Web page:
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"It is a truth universally acknowledged, that a dessert-addict in the possession of a new kitchen gadget, must be in want of a cake.”

– Jane Austen.

(Probably… If she cooked).

Unlike Miss Pride and Prejudice, I’m not a ‘gadget girl’.

For example, I have used the same type of pen since I was 15. It costs 15c, it writes in just one colour and its major design feature is its lid (as in, it has one).

So you might understand how giddy I am now that I have a new set of fancy-pants electronic kitchen scales! I’m like the proverbial kid in a candy store. And I’m weighing everything in sight. Everything.

Until recently, the most precise I have ever been with ingredient weights is to the nearest 100g. In the game of baking, the rules are harsh and unforgiving when broken. For this reason, I am more skilled in the art of  ‘enjoying’  the baked goods, than ‘creating’ them.

Until now!

I have a new toy. It’s white. It weighs things. And it fits in a very small bag (should you want to bake in transit). But most importantly, it helps to narrow my skill-gap between ‘enjoying’ and ‘creating’ a good cake. All I needed now was a recipe.

Introducing Jude Blereau. This smart cookie has managed to find the perfect sweet spot between food to feed the body, and food to feed the soul. Her book ‘Wholefood’ is not new by any means, but it easily sits in my ‘Top 5’ of all cookbooks.

Blereau is not afraid to promote full cream dairy, pad Thai and chicken fajitas in a wholesomely nutritious diet. For that, I tip my hat to her. Blereau’s recipes cover hearty porridges, sauces, vegie dishes, meat pies and cakes, which would have even the most health-skeptic non-believer reaching for seconds.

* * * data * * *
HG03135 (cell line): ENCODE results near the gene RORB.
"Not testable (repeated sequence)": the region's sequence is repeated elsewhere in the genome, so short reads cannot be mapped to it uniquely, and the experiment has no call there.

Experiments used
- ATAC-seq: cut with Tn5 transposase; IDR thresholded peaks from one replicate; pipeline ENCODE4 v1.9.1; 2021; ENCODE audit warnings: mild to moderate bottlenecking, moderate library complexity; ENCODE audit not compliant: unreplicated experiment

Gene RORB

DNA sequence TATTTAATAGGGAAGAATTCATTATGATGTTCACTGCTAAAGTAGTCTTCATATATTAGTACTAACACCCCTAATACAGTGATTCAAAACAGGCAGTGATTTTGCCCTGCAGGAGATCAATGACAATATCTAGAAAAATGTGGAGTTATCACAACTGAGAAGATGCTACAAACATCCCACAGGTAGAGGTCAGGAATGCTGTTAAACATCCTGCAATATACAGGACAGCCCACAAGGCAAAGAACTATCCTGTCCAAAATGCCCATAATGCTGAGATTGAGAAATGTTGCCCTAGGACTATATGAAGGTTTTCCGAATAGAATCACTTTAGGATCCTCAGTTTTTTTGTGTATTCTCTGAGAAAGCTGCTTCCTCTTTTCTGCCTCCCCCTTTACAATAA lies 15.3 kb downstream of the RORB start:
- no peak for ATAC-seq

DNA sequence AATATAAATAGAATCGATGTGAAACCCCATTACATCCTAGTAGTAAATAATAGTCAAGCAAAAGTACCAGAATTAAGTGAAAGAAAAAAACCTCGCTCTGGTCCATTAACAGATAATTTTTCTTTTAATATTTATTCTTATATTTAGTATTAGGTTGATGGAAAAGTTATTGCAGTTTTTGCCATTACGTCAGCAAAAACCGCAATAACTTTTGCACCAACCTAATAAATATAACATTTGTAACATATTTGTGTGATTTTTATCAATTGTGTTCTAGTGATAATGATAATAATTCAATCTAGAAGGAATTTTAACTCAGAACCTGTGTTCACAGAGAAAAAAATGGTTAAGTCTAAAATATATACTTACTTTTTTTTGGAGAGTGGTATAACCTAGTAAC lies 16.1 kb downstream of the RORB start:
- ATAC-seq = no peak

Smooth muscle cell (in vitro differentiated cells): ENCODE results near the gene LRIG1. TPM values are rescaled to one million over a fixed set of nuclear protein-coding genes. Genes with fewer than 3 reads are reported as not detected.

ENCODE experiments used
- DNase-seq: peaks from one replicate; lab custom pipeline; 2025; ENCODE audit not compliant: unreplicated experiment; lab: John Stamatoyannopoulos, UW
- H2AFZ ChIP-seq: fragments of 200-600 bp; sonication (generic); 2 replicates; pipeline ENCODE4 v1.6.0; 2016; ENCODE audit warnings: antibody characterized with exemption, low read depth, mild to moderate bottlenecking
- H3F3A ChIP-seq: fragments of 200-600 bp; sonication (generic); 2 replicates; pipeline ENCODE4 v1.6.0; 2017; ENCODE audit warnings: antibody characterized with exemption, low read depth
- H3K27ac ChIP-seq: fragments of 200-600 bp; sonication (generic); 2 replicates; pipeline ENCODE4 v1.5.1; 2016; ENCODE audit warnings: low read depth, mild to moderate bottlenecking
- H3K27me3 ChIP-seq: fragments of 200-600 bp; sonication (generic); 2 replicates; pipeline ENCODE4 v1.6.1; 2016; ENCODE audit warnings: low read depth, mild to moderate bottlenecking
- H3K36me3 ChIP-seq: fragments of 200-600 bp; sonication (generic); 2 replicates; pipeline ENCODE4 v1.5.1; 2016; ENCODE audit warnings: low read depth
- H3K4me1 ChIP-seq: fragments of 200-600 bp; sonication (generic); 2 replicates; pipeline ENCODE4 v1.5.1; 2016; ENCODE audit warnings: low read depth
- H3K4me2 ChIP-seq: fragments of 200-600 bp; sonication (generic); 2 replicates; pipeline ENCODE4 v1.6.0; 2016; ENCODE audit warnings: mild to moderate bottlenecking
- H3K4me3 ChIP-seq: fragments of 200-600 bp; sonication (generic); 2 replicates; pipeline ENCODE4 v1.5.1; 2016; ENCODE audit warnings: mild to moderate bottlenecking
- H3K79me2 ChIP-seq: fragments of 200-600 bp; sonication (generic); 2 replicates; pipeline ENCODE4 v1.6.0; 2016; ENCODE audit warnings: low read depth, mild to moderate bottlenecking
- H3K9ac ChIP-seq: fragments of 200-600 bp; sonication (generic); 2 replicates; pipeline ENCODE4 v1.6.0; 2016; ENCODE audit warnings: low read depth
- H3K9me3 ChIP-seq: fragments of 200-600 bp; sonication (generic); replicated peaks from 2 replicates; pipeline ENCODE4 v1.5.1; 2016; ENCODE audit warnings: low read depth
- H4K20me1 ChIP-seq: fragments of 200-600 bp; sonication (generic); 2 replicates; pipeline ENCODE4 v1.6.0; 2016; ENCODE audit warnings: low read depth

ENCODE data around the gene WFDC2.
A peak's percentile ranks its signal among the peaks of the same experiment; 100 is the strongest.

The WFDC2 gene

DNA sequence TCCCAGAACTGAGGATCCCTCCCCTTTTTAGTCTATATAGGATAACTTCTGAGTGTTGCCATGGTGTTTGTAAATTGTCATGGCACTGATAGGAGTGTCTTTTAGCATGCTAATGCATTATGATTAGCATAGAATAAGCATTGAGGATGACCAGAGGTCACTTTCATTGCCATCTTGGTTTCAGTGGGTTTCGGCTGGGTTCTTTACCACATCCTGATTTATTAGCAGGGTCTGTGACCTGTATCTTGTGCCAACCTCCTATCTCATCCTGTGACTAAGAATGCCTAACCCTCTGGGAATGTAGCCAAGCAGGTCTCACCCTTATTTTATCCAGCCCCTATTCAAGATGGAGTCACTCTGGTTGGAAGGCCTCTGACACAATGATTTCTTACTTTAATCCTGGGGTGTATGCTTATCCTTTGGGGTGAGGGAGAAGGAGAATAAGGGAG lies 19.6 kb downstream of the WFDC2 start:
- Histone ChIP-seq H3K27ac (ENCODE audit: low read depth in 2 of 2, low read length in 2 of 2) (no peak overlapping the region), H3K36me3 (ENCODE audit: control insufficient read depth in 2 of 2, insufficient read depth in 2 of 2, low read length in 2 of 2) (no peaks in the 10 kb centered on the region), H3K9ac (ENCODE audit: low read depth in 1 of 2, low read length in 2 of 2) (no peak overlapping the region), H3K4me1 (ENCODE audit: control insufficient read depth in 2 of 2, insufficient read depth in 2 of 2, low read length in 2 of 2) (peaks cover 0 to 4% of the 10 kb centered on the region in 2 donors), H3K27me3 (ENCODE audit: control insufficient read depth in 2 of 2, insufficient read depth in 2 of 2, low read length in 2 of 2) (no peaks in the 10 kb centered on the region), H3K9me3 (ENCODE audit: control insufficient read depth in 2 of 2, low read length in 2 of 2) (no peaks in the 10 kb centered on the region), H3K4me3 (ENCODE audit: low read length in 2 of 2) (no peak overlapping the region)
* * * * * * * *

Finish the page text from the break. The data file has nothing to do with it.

Blereau has taken the baton from health purists, and is driving nutrition-cuisine in a more exciting, honest, and accessible direction, celebrating ‘food that has the ability to heal, nourish and delight’. At the heart of all of her recipes, Blereau makes her point clear that the meals we create are only as good as the ingredients that go into them. Her passion for well-sourced, unprocessed and hand-crafted meals is genuinely contagious, encouraging anyone who steps into the kitchen to ‘care about what you eat: absolutely insist that it be delicious and true; and never, ever except anything less’.

A quick read through Blereau’s work, and everything you thought you knew (and hated) about ‘healthy’ food is forgotten, and replaced with a message that is far more important – when it comes to food, you get out what you put in.

Blereau’s sentiments are genuine and never preachy, and leave you with the feeling that just by reading the recipes, you are already one step closer to better food. Her photography is suitably stylish, yet scarce.

Today I tackled her banana cake. Not quite bread, not quite cake, this recipe is deceptively good for you. There is no added sugar, very little fat and is choc-a-block with fruit, nuts, wholemeal grain, yoghurt, and yum. It is both soft and dense and is best enjoyed by the slice with a bit of butter and a cup of tea.

You will love it: if you like Hugh Fearnley-Whittingstall, have a predisposition for wholegrains, or can name more than 4 ‘superfoods’.

You might not love it: if you’re more of a ‘microwave dinner’ kind of person.

You must try: the Chicken Jambalaya

‘Wholefood’ by Jude Blereau is available in all good bookshops and online.

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6 thoughts on “‘Wholefoods’, a cookbook review.

  1. Ok. Never was interested in this one, but now I am. Hoping to sample the banana bread!
    One thing: you any describe your new toy and not capture it for us to see! Pics of the scales in an upcoming post please!

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